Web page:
Randy Powell I've lived in Seattle all my life -- since 1956. I live here now with my wife, Judy, and our two sons, Eli and Drew. I like the outdoors, books, fresh crab and raw oysters, and rain. As a kid, I was crazy about sports. All sports. When I wasn't playing the real thing, I was playing some imaginary form of it. I wasn't a great athlete, just obsessed. I peaked when I was eleven. Our little league football team won the city championship, and the coach gave me the game ball. I lost that ball a few years later. I'm still looking for it. I had fun reading and writing. When I found a book I liked, I threw myself into it, into the main character's skin. I'd try to write in the author's style. Writing was hard work, but what a rush it gave me, coming up with the right phrase, finishing a piece and feeling it click, reading it to the class and getting some laughs. In high school, in the early 1970s, my hero was Arthur Ashe, the tennis pro. I concentrated on tennis and worked hard at it, but not hard enough. Today it's still my game of choice, and I still don't work hard enough. High school is also where I became serious about writing. I became even more so in college, at the University of Washington. I made two trips to Europe, worked summers in Alaska as a deckhand on a fishing boat, and wrote short stories, novels, and even formula romances. After college, I got a job teaching at an alternative school for junior high and high school dropouts. IMy breakthrough in writing came when I learned to look inside myself and write about the things I cared and felt deeply about. I guess it was only natural that my first published novel, My Underrated Year, should be about a high school football and tennis player. Yes, there's a lot of myself in that book, although hardly any of the incidents actually happened. That's true of my other books as well. I enjoy visiting schools and talking to students about writing. I also love hearing from readers. You can write to me in care of my publisher, Farrar, Straus and Giroux. I promise I'll write back!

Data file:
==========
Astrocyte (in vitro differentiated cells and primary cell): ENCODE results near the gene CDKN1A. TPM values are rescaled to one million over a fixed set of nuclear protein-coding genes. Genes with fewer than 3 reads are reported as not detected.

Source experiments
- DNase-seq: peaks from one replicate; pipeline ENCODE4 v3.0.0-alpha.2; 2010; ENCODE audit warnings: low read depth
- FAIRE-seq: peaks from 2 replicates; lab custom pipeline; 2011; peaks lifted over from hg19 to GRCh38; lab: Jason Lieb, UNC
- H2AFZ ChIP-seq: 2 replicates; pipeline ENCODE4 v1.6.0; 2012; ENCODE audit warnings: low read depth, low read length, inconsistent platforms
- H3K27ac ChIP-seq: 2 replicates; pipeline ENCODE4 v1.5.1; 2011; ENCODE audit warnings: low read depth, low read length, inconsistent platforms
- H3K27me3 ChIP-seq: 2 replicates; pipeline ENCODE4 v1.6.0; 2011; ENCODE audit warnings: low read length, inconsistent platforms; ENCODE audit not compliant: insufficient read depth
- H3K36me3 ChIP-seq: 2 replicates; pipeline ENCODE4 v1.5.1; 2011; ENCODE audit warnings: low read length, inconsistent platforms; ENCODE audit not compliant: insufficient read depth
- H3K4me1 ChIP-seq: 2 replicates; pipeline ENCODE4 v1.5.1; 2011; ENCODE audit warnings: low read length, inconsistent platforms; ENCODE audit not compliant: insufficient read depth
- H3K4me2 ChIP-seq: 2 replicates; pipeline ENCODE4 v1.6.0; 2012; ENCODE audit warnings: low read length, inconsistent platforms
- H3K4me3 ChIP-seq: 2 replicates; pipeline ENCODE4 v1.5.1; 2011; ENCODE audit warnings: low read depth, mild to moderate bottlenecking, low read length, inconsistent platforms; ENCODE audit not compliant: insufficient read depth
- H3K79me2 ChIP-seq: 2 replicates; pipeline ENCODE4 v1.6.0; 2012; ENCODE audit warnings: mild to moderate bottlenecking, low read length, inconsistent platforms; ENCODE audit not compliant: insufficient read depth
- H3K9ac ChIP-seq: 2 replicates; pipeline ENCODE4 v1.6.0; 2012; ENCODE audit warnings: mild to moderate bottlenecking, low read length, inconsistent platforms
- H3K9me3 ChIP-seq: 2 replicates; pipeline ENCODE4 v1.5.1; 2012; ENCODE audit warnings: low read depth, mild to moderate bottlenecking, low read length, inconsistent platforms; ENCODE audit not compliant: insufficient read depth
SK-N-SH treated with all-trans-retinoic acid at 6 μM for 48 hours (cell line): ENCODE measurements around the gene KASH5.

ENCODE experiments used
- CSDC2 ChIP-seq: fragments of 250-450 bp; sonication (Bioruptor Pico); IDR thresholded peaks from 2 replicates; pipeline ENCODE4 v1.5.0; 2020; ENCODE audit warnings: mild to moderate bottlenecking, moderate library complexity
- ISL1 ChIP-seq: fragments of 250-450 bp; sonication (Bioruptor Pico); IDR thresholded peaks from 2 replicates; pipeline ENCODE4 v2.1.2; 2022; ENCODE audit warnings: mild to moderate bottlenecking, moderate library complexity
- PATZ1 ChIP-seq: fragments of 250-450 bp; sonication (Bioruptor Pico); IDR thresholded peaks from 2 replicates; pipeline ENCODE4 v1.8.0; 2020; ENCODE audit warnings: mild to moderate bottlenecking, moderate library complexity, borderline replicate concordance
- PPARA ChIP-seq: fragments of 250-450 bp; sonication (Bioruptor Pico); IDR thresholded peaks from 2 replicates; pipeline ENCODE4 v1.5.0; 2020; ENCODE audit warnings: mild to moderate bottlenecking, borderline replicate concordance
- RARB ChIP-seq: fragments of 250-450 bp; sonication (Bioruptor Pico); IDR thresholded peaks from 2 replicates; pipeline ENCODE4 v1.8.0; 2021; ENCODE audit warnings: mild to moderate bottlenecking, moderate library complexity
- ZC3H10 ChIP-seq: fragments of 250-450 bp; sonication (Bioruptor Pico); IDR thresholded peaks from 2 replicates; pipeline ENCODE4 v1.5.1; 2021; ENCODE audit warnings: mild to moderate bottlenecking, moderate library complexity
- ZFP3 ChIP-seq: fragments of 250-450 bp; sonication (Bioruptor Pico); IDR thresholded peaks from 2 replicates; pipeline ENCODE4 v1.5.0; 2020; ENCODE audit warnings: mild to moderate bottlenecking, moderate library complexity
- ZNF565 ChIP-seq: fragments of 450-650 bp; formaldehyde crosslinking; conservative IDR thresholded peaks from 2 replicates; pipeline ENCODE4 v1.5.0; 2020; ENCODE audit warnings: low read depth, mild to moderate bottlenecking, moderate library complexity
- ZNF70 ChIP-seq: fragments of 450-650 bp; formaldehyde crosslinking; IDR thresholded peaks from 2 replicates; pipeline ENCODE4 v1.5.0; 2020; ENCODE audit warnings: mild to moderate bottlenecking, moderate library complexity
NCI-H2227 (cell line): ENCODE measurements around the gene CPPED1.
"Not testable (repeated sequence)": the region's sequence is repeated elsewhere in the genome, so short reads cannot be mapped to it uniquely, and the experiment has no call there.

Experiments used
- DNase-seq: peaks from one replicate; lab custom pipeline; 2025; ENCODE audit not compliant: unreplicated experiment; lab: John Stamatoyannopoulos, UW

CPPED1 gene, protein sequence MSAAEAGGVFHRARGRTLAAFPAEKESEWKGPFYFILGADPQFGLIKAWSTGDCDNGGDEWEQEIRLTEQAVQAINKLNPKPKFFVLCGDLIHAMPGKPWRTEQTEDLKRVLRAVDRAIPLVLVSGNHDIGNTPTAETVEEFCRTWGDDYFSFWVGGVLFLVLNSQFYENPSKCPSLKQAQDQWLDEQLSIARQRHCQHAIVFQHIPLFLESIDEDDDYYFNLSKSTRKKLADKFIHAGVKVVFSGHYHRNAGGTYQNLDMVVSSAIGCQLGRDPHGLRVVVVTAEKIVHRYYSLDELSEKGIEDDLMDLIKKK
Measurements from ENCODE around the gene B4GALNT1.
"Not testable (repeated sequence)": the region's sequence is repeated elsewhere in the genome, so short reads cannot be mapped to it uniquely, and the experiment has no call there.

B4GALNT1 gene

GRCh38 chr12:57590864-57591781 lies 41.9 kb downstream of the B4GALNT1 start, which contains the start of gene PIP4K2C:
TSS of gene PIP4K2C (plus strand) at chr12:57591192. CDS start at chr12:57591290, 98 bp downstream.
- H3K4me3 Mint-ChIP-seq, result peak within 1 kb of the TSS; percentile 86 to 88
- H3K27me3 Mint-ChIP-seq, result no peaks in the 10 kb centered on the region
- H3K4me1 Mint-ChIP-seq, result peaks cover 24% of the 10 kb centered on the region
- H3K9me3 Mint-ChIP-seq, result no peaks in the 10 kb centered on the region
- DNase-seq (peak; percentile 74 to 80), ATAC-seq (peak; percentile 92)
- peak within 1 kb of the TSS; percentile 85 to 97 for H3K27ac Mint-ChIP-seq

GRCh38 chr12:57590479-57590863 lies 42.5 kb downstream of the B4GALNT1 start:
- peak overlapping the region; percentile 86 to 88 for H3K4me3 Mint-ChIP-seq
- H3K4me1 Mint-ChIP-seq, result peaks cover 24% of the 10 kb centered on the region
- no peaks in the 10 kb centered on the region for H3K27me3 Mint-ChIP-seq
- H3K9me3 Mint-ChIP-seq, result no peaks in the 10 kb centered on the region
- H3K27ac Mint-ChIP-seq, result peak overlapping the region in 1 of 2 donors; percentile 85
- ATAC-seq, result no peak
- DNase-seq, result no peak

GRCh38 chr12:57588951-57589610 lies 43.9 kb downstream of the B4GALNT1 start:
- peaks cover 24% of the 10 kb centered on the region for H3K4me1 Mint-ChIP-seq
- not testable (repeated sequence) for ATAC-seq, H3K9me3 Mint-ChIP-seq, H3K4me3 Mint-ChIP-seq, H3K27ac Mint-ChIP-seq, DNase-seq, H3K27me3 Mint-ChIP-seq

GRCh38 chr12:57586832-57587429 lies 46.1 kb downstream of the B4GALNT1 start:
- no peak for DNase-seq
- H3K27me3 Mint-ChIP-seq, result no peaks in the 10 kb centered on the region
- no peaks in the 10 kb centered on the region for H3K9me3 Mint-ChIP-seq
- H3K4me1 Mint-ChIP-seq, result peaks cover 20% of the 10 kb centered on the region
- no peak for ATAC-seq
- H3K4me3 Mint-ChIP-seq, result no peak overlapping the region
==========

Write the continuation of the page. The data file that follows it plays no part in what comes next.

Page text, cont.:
"Dean, 18, is a baseball player whose glory days are behind him...After his arm gave out, he moved to first base and plunged into a two-year batting slump, losing any hope for a college scholarship...Jack Trant, an affable supporter...finagles Dean a one-semester 'trial' scholarship at a small private college. The young man realistically hesitates to commit himself to possible further humiliation playing the game he loved...Exciting." --Starred/School Library Journal